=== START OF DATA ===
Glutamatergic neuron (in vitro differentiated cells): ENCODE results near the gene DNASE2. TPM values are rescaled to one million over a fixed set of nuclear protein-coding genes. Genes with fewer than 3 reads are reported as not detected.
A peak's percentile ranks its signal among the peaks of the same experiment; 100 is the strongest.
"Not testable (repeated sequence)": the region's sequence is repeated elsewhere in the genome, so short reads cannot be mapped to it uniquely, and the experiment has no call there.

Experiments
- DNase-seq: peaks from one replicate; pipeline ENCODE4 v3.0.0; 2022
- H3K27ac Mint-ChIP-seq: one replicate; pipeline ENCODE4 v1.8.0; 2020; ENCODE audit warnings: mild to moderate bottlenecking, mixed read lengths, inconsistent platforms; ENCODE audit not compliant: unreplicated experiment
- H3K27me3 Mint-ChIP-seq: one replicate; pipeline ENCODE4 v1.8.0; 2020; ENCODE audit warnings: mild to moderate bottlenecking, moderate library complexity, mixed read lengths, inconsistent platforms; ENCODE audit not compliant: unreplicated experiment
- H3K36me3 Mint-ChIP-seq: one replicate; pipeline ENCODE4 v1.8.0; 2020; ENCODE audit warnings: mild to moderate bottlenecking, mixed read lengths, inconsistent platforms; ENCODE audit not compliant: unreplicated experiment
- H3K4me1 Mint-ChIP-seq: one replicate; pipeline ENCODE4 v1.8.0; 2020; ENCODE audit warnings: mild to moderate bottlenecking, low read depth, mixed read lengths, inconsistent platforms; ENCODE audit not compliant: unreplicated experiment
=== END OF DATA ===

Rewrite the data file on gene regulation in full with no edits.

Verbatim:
Glutamatergic neuron (in vitro differentiated cells): ENCODE results near the gene DNASE2. TPM values are rescaled to one million over a fixed set of nuclear protein-coding genes. Genes with fewer than 3 reads are reported as not detected.
A peak's percentile ranks its signal among the peaks of the same experiment; 100 is the strongest.
"Not testable (repeated sequence)": the region's sequence is repeated elsewhere in the genome, so short reads cannot be mapped to it uniquely, and the experiment has no call there.

Experiments
- DNase-seq: peaks from one replicate; pipeline ENCODE4 v3.0.0; 2022
- H3K27ac Mint-ChIP-seq: one replicate; pipeline ENCODE4 v1.8.0; 2020; ENCODE audit warnings: mild to moderate bottlenecking, mixed read lengths, inconsistent platforms; ENCODE audit not compliant: unreplicated experiment
- H3K27me3 Mint-ChIP-seq: one replicate; pipeline ENCODE4 v1.8.0; 2020; ENCODE audit warnings: mild to moderate bottlenecking, moderate library complexity, mixed read lengths, inconsistent platforms; ENCODE audit not compliant: unreplicated experiment
- H3K36me3 Mint-ChIP-seq: one replicate; pipeline ENCODE4 v1.8.0; 2020; ENCODE audit warnings: mild to moderate bottlenecking, mixed read lengths, inconsistent platforms; ENCODE audit not compliant: unreplicated experiment
- H3K4me1 Mint-ChIP-seq: one replicate; pipeline ENCODE4 v1.8.0; 2020; ENCODE audit warnings: mild to moderate bottlenecking, low read depth, mixed read lengths, inconsistent platforms; ENCODE audit not compliant: unreplicated experiment